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CIVIL NUCLEAR
France's EDF stands by UK nuclear plant timetable
by Staff Writers
Paris (AFP) March 30, 2016


Husband of Areva's ex-chief charged with insider trading: source
Paris (AFP) March 30, 2016 - French authorities have charged the husband of French nuclear giant Areva's former boss Anne Lauvergeon with insider trading as part of a probe into its 2007 purchase of a Canadian uranium mining firm, a legal source said Wednesday.

Energy sector adviser Olivier Fric was charged on March 23 after the finance ministry's intelligence unit homed in on him, a source told AFP.

The ministry unit known as Tracfin suspected he was able to take advantage "of information which the other stock market players didn't get" on Areva's purchase of the uranium miner Uramin, the source added.

The unit had been investigating the buying of Uramin shares by a Swiss company that Fric and an associate owned.

A ministry document indicated that shares had been bought between May and June 2007, shortly before the official June 15, 2007 announcement of a takeover of Uramin by Areva.

Five days later, the shares were resold as a bloc, leading to a net profit of nearly 300,000 euros ($340,000 at the current rate).

Fric was also suspected of wanting to hide the operation via bank accounts that did not show he was the holder.

His lawyer denied Fric had profited from inside information.

"My client has never worked at Areva nor for Areva," lawyer Mario Stasi told AFP.

"He has never been the beneficiary of any information on the management or strategy of the group which isn't publicly available."

Lauvergeon, Areva's former chief executive who ran the firm when the sale took place, has told the Parisien newspaper that "confidentiality rules at Areva were very strict".

The charges against Fric are part of a wider probe into the $2.5 billion (1.8 billion euros at the time) purchase by Areva of Uramin at a height of demand for enriched uranium.

Areva was later forced to revalue its Uramin uranium mines to only 410 million euros.

Several mines in Africa were never run.

Anne Lauvergeon, 56, was a key economics advisor to the late French president Francois Mitterrand before being named to head nuclear energy agency Cogema which she merged with Framatome to form Areva. She left Areva in 2011.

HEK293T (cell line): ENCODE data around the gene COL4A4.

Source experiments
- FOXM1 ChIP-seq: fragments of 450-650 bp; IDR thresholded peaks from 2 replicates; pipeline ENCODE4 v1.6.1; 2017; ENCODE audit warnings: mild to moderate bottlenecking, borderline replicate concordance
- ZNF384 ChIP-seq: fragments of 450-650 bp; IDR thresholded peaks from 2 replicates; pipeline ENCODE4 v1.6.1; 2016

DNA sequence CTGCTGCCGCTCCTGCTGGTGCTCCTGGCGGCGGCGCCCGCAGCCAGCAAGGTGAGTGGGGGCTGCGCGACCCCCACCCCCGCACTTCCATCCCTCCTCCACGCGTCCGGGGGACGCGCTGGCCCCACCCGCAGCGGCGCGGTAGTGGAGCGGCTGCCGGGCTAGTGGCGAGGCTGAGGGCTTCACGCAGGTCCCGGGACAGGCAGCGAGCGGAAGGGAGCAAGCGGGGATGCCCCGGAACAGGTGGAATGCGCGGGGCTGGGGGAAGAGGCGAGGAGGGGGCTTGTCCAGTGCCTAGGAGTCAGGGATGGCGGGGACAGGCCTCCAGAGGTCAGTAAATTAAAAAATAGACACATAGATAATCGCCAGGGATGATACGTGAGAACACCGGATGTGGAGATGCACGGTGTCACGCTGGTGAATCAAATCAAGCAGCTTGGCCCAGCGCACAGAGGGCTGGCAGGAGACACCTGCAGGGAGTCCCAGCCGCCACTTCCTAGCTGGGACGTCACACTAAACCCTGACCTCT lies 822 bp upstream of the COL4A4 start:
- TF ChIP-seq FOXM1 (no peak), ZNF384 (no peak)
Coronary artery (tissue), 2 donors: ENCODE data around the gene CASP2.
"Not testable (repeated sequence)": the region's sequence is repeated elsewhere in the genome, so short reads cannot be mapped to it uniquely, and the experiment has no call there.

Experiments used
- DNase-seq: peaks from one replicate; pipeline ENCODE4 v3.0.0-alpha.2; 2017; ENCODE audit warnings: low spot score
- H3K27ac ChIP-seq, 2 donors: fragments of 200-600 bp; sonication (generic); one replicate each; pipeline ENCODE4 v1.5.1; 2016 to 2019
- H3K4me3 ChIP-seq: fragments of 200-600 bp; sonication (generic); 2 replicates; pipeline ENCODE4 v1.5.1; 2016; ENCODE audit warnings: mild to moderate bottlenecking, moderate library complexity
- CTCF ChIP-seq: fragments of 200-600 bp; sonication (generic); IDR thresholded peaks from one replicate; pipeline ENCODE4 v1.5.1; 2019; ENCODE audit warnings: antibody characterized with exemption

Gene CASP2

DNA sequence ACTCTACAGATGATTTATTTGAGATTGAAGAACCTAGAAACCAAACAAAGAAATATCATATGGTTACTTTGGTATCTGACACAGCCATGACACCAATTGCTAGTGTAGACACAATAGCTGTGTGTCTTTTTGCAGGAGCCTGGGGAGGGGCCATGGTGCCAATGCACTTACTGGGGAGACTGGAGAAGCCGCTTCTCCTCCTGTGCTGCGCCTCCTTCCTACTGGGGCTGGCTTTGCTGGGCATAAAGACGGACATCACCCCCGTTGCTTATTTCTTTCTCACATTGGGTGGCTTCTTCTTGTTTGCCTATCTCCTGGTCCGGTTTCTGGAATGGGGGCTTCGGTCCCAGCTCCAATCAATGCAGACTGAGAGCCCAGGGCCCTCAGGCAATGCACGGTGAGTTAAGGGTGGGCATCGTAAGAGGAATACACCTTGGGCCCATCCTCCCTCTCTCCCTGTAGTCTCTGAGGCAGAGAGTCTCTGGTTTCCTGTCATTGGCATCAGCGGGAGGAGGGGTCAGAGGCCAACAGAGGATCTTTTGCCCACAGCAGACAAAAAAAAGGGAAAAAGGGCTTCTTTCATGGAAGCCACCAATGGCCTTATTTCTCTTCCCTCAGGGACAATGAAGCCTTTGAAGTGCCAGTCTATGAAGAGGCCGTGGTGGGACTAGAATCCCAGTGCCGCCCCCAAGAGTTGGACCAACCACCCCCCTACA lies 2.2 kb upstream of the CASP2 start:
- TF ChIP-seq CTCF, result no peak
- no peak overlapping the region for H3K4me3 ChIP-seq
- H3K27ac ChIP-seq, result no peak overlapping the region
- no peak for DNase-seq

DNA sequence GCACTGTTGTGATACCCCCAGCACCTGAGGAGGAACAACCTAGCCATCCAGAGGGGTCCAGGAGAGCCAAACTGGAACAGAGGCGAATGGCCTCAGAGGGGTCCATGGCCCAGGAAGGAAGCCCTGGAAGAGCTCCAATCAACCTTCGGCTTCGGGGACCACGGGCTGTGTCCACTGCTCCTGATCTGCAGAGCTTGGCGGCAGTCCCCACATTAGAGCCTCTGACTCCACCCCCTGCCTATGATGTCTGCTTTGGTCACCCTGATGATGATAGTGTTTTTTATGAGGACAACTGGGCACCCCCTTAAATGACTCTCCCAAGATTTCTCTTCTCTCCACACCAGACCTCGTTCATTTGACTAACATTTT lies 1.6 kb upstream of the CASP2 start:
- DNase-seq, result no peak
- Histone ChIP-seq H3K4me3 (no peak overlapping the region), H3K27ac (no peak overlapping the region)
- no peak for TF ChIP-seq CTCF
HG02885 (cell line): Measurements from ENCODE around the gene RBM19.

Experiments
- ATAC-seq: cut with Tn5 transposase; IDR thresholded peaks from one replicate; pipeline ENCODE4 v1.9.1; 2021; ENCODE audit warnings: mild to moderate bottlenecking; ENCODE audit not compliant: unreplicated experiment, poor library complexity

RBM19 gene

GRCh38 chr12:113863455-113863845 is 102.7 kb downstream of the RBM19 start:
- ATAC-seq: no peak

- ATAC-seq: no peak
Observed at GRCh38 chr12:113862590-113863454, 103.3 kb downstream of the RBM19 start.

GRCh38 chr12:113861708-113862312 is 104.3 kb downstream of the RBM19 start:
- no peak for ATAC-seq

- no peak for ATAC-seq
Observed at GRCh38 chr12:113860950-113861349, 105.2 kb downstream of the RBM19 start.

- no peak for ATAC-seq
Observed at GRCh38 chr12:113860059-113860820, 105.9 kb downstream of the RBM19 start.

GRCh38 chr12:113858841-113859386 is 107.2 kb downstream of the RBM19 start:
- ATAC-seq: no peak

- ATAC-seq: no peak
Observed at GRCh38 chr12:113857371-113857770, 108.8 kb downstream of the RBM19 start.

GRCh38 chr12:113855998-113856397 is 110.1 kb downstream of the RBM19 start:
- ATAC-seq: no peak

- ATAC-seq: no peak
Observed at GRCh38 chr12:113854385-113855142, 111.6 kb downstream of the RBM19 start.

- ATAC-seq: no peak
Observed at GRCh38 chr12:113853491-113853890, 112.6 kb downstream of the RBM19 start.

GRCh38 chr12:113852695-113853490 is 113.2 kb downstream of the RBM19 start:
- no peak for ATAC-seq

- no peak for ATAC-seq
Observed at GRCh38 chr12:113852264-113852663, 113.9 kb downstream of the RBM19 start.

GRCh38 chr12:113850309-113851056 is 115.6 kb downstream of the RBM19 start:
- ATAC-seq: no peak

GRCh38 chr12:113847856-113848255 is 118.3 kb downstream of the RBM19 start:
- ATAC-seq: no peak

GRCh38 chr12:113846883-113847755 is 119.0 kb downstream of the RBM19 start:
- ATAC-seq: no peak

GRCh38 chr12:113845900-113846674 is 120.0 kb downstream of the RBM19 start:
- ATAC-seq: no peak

She has been included in Forbes's list of the world's most influential women.

She currently heads a government-appointed "Innovation Commission".

French power company EDF said on Wednesday it is not planning any delay in the construction of the controversial Hinkley Point nuclear plant which is to go onstream in 2025.

The Financial Times, citing an internal white paper, said engineers at the utility had called for at least a two-year delay in the project and recommended a redesign of the reactor technology.

Hinkley Point, which EDF is to build in partnership with China General Nuclear Power Corporation (CGN), will be Britain's first nuclear power plant in decades and is to provide seven percent of its energy needs by 2025.

With a projected cost of 18 billion (23.2 billion euros, $25.5 billion) it will also be one of the world's most expensive nuclear power plants.

EDF said in a statement that "unfounded rumours and fanciful information" had been published concerning Hinkley Point in recent days.

"EDF denies these rumours, confirms that the date for the first reactor going online is fixed for the end of 2025 and that no delay is being envisaged," it said.

It said "this anonymous press campaign" was hurting EDF's interests and those of its subsidiaries and staff.

Questions have been raised about the financial viability of the project as EDF, 84-percent owned by the French state, is struggling with a debt pile of more than 37 billion euros.

EDF has reportedly asked the government to help it finance the contested plan to build Hinkley Point, and French Economy Minister Emmanuel Macron said this month that the French government was willing to inject fresh capital into the energy giant if necessary.

He subsequently said that EDF would take a final investment decision on the plant by early May.

Also this month, EDF's finance chief resigned, with a source close to the project saying he stepped down over a disagreement about Hinkley Point.

On Wednesday, an EDF board member representing staff, Christian Taxil, said in an open letter that at this point he would not vote in favour of the project.

"The price of the project continues to rise and the design still hasn't stabilised" as the new model reactor has yet to enter service.

Moreover, "EDF's financial situation is already strained" and has been weakened by "particularly bad market conditions".

mpa-sp/rl/hmw

EDF - ELECTRICITE DE FRANCE

CGN Power


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